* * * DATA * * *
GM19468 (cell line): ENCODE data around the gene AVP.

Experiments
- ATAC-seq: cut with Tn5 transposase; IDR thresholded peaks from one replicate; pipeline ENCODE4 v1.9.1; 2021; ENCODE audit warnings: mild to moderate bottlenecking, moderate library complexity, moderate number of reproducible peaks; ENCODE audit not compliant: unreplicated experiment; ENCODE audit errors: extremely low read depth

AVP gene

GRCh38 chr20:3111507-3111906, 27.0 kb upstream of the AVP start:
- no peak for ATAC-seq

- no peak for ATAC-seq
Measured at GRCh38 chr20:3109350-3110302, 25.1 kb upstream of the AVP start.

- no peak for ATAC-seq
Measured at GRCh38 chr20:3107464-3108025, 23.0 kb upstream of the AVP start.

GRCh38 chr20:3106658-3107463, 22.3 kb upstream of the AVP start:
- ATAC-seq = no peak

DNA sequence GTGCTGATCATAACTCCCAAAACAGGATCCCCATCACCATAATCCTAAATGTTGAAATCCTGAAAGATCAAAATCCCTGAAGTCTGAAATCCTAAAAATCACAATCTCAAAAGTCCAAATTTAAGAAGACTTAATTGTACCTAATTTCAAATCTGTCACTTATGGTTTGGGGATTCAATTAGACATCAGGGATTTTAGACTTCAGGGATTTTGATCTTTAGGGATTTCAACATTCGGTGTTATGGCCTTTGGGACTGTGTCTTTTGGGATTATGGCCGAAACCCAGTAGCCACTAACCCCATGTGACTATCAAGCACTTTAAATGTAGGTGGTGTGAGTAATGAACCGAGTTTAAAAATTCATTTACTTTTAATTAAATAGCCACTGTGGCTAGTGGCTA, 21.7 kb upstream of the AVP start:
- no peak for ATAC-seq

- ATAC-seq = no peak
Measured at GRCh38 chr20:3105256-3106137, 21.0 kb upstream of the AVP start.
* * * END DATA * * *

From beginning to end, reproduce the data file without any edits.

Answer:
GM19468 (cell line): ENCODE data around the gene AVP.

Experiments
- ATAC-seq: cut with Tn5 transposase; IDR thresholded peaks from one replicate; pipeline ENCODE4 v1.9.1; 2021; ENCODE audit warnings: mild to moderate bottlenecking, moderate library complexity, moderate number of reproducible peaks; ENCODE audit not compliant: unreplicated experiment; ENCODE audit errors: extremely low read depth

AVP gene

GRCh38 chr20:3111507-3111906, 27.0 kb upstream of the AVP start:
- no peak for ATAC-seq

- no peak for ATAC-seq
Measured at GRCh38 chr20:3109350-3110302, 25.1 kb upstream of the AVP start.

- no peak for ATAC-seq
Measured at GRCh38 chr20:3107464-3108025, 23.0 kb upstream of the AVP start.

GRCh38 chr20:3106658-3107463, 22.3 kb upstream of the AVP start:
- ATAC-seq = no peak

DNA sequence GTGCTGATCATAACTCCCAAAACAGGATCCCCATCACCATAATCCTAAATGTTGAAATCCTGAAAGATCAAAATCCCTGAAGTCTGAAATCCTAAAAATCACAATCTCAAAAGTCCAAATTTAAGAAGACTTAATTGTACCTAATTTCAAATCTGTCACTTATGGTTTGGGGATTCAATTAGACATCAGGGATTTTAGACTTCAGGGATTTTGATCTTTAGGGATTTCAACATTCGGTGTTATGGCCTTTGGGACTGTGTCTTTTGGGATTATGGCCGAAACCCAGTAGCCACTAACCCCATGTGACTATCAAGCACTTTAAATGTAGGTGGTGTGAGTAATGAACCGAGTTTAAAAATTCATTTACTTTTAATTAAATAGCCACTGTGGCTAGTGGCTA, 21.7 kb upstream of the AVP start:
- no peak for ATAC-seq

- ATAC-seq = no peak
Measured at GRCh38 chr20:3105256-3106137, 21.0 kb upstream of the AVP start.